|Engine||PopCap Games Framework|
Mac OS X
|Release||May 30, 2001|
Bejeweled is a tile-matching puzzle video game by PopCap Games, first developed for browsers in 2001. Three follow-ups to this game have been released. More than 75 million copies of Bejeweled have been sold, and the game has been downloaded more than 150 million times. Although the game is no longer downloadable through PopCap's website, the installer can be downloaded via the Wayback Machine.
The game was initially created by PopCap Games as a web-based Shockwave (later using Flash) game called Diamond Mine, inspired by the 1994 MS-DOS game Shariki. It was reportedly successful for PopCap--a company formed in 2000. PopCap created partnerships which allowed Microsoft Zone and other gaming sites to host Bejeweled as well. The name Bejeweled was suggested by Microsoft, who thought the original name Diamond Mine was too similar to that of an existing game, Diamond Mines.
The game has also been ported to other platforms, including Microsoft Windows, where it was called Bejeweled Deluxe, and iOS devices. Astraware produced versions for PDAs on the BlackBerry, iPhone, Palm OS, and Windows Mobile smartphone platforms. They also released Bejeweled Deluxe on the Xbox as a downloadable Xbox Live Arcade game. On September 12, 2006, it was released as one of the first games downloadable from the iTunes Store for the Apple iPod. PopCap also released a web app version of the game for iOS on October 11, 2007. On December 13, 2011, PopCap released a HTML5 version of the game, which is available on the Google Chrome Web Store for free. A HD version for iPad debuted in May 2012.
The objective of this game is to swap one gem with an adjacent gem to form a horizontal or vertical chain of three or more gems of the same color. Bonus points are given when chains of more than three identical gems are formed and when two chains are formed in one swap. Gems disappear when chains are formed and gems fall from the top to fill in gaps. Sometimes chain reactions, called cascades, are triggered, where chains are formed by the falling gems. Cascades are awarded with bonus points. There are two variations of the game to choose from.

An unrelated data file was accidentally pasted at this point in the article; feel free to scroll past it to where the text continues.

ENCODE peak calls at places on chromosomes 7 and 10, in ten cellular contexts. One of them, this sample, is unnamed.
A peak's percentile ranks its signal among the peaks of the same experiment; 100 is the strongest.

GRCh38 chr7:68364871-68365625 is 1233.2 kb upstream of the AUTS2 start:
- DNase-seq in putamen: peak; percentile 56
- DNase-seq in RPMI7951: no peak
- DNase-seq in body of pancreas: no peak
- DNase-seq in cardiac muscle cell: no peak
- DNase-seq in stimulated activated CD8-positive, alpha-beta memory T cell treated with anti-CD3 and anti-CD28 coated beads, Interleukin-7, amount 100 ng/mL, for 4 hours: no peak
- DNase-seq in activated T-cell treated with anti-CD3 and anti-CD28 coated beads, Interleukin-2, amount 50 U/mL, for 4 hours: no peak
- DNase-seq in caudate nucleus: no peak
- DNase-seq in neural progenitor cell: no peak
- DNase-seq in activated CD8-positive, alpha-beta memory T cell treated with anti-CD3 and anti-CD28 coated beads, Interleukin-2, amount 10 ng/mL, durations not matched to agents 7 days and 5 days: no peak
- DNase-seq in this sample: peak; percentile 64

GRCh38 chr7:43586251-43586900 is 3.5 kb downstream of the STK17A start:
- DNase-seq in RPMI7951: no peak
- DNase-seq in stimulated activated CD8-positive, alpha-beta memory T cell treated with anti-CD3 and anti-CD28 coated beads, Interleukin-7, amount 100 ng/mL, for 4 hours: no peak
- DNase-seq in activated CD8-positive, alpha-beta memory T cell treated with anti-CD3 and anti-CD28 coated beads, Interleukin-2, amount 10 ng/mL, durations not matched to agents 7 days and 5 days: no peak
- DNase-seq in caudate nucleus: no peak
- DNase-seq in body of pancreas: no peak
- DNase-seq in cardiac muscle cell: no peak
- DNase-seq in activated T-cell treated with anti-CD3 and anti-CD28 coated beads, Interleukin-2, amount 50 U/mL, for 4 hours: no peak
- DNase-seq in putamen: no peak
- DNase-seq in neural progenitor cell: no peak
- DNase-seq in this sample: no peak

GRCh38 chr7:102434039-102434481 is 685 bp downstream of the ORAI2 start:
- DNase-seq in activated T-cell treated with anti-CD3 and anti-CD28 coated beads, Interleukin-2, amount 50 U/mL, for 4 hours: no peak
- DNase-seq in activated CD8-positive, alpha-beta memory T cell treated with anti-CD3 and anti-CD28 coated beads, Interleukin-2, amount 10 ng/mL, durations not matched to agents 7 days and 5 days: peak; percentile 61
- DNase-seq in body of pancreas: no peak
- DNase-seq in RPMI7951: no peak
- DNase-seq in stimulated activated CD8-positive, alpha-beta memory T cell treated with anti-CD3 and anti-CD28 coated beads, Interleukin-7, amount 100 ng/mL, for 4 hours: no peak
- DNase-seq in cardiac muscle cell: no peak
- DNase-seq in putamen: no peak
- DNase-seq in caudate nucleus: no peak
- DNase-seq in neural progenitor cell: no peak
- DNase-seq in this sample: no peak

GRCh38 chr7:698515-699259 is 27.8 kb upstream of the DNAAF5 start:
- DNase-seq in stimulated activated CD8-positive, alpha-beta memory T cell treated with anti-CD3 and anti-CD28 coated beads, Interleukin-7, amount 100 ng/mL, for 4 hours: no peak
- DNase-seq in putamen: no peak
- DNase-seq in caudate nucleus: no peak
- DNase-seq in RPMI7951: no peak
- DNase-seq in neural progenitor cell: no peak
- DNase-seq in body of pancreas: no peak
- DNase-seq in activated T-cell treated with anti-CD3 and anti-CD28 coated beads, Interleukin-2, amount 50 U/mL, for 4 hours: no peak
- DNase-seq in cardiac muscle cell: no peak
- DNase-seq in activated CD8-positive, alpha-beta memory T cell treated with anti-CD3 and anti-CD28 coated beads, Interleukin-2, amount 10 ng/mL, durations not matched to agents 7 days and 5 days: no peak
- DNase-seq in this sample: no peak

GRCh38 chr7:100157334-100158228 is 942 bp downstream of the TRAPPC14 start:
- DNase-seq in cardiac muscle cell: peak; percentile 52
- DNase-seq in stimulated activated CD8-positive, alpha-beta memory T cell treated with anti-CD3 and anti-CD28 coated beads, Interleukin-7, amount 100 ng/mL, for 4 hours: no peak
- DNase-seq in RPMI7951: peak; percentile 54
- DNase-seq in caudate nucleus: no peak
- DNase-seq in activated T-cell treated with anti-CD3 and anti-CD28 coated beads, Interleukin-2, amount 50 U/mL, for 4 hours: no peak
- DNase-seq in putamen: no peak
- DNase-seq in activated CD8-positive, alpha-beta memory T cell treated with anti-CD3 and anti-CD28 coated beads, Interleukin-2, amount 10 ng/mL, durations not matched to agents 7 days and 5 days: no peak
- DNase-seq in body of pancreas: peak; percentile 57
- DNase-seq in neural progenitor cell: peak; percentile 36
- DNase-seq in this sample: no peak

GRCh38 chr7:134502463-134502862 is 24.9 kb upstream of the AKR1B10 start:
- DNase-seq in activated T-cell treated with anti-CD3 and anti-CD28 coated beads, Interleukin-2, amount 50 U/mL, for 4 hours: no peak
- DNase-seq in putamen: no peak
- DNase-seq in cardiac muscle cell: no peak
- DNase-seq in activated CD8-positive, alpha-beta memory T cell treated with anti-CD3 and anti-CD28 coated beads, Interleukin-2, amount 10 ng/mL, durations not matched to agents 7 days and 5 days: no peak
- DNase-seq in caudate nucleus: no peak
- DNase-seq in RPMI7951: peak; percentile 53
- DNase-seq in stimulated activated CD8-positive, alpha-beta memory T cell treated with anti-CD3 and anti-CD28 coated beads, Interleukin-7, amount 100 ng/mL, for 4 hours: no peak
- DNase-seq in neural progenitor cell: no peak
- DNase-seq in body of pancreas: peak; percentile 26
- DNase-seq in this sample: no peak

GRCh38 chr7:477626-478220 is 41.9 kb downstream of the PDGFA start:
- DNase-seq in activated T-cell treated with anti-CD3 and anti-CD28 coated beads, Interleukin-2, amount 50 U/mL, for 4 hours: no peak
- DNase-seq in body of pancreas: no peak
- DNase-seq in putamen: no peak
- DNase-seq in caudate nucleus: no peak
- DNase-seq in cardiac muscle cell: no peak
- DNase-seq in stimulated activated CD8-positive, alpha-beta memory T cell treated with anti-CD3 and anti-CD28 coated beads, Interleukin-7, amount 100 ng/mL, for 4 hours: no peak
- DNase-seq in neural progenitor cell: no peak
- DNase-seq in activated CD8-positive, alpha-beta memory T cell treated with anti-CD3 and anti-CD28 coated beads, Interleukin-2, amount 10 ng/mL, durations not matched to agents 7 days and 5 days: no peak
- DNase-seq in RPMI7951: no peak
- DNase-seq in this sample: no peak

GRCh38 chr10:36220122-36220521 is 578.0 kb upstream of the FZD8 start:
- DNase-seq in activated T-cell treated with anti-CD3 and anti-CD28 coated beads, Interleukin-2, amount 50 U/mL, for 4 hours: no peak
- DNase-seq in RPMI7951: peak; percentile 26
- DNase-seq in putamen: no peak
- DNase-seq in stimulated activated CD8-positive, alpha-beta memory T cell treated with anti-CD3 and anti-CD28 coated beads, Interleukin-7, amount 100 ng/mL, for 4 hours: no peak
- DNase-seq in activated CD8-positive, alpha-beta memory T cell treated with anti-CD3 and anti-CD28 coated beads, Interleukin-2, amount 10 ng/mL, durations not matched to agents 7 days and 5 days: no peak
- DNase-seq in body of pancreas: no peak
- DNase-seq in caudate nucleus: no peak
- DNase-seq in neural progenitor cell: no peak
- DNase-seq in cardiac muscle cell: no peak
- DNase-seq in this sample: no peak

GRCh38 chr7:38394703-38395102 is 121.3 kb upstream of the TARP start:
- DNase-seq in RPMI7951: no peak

In Normal Mode, the player fills up the progress bar on the bottom of the screen by matching gems. When the progress bar is filled up completely, the player goes to the next level. As the level progresses, more points are required to proceed to the next level. As the player levels up, the player gets more points by matching (example: Level 1= 10 pts., Level 2= 15 pts. etc.). If no moves are possible, the game ends.
The gameplay mechanics are almost the same as Normal Mode. In Time Trial Mode, the progress bar starts at the half. The progress bar depletes as the player doesn't make any matches. The player levels up by filling the progress bar, like in Normal Mode. The progress bar depletes faster and gets slower to fill up as the player levels up, and gets progressively faster. If no moves are possible, the player gets a new board instead of getting a game over. If the progress bar depletes completely, the player is given a Game Over.
By clicking the purple button on the side next to Options and Quit Game, the player can get a hint. But when he/she does it, the score and progress bar depletes. The depleting score and progress bar doesn't repeat until the player makes another match.
Although normally the player gets only three in a row for gems, sometimes they can get four or five in a row. And in rare conditions, they can get six, seven, and even eight in a row. But some versions of the engine do not register it. The player gets more points for matching more than three gems in a row.